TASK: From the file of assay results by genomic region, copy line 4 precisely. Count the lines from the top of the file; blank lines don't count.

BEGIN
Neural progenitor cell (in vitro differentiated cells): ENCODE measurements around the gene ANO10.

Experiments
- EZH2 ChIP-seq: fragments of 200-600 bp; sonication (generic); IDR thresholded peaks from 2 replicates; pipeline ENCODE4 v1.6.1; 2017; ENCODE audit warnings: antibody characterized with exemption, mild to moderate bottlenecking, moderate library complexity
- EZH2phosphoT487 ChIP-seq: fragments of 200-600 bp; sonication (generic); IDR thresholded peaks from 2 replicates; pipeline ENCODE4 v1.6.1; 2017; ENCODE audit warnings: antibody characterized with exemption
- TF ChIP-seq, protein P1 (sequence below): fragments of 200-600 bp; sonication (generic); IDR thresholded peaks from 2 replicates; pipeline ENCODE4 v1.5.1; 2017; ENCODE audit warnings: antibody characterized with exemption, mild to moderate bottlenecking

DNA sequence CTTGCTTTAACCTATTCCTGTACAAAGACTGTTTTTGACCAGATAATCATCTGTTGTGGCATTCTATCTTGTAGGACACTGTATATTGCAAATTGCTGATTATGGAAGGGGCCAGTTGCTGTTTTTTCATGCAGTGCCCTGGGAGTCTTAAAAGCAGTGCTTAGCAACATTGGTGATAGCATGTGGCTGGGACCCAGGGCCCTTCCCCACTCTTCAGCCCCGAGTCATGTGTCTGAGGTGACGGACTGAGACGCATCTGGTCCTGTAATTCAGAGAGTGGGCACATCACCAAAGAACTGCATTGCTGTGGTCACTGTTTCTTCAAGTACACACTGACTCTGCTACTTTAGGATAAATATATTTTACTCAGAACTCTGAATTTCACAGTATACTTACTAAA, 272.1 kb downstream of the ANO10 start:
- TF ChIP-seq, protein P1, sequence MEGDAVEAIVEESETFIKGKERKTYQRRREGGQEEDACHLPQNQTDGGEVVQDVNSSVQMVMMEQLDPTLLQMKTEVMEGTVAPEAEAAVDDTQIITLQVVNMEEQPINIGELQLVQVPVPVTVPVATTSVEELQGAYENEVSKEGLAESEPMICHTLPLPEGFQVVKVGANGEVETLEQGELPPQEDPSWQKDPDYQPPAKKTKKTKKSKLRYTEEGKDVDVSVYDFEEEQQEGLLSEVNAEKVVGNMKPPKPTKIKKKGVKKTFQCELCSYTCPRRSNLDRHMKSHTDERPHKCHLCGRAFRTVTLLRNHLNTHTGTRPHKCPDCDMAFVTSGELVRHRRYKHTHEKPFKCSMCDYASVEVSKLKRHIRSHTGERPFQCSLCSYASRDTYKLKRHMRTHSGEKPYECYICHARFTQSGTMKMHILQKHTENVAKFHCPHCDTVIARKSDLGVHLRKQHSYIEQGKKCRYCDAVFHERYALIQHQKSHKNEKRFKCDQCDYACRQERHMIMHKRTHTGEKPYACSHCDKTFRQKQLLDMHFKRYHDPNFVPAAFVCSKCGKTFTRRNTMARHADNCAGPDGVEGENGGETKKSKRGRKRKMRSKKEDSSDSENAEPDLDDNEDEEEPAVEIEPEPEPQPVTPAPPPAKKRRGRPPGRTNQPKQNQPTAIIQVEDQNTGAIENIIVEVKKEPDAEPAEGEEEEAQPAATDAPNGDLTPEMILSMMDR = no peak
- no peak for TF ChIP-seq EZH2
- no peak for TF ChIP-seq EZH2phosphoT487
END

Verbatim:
- EZH2phosphoT487 ChIP-seq: fragments of 200-600 bp; sonication (generic); IDR thresholded peaks from 2 replicates; pipeline ENCODE4 v1.6.1; 2017; ENCODE audit warnings: antibody characterized with exemption